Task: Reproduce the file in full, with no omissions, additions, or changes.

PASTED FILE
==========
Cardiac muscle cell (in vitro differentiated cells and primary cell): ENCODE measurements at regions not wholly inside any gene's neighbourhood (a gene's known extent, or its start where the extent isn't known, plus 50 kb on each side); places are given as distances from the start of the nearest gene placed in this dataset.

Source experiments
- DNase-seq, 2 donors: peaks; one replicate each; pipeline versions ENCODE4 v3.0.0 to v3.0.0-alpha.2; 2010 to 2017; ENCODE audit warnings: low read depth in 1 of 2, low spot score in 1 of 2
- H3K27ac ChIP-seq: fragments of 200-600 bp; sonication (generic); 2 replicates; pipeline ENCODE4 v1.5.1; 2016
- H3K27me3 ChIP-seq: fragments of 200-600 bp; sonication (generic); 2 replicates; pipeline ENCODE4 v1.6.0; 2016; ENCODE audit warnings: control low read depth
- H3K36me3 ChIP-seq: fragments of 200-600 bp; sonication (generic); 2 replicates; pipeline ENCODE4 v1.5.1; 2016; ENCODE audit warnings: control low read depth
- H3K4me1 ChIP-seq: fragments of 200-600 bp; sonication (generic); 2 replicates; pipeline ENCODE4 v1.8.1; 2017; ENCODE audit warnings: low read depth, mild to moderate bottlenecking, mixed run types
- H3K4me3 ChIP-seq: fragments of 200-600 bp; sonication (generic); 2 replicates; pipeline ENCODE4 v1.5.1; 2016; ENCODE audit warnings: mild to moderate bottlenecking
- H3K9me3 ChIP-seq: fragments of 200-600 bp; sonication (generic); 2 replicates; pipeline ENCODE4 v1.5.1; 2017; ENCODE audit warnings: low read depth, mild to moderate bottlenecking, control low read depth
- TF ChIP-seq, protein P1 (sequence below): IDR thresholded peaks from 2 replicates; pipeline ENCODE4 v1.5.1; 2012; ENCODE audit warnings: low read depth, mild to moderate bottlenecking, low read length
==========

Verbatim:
Cardiac muscle cell (in vitro differentiated cells and primary cell): ENCODE measurements at regions not wholly inside any gene's neighbourhood (a gene's known extent, or its start where the extent isn't known, plus 50 kb on each side); places are given as distances from the start of the nearest gene placed in this dataset.

Source experiments
- DNase-seq, 2 donors: peaks; one replicate each; pipeline versions ENCODE4 v3.0.0 to v3.0.0-alpha.2; 2010 to 2017; ENCODE audit warnings: low read depth in 1 of 2, low spot score in 1 of 2
- H3K27ac ChIP-seq: fragments of 200-600 bp; sonication (generic); 2 replicates; pipeline ENCODE4 v1.5.1; 2016
- H3K27me3 ChIP-seq: fragments of 200-600 bp; sonication (generic); 2 replicates; pipeline ENCODE4 v1.6.0; 2016; ENCODE audit warnings: control low read depth
- H3K36me3 ChIP-seq: fragments of 200-600 bp; sonication (generic); 2 replicates; pipeline ENCODE4 v1.5.1; 2016; ENCODE audit warnings: control low read depth
- H3K4me1 ChIP-seq: fragments of 200-600 bp; sonication (generic); 2 replicates; pipeline ENCODE4 v1.8.1; 2017; ENCODE audit warnings: low read depth, mild to moderate bottlenecking, mixed run types
- H3K4me3 ChIP-seq: fragments of 200-600 bp; sonication (generic); 2 replicates; pipeline ENCODE4 v1.5.1; 2016; ENCODE audit warnings: mild to moderate bottlenecking
- H3K9me3 ChIP-seq: fragments of 200-600 bp; sonication (generic); 2 replicates; pipeline ENCODE4 v1.5.1; 2017; ENCODE audit warnings: low read depth, mild to moderate bottlenecking, control low read depth
- TF ChIP-seq, protein P1 (sequence below): IDR thresholded peaks from 2 replicates; pipeline ENCODE4 v1.5.1; 2012; ENCODE audit warnings: low read depth, mild to moderate bottlenecking, low read length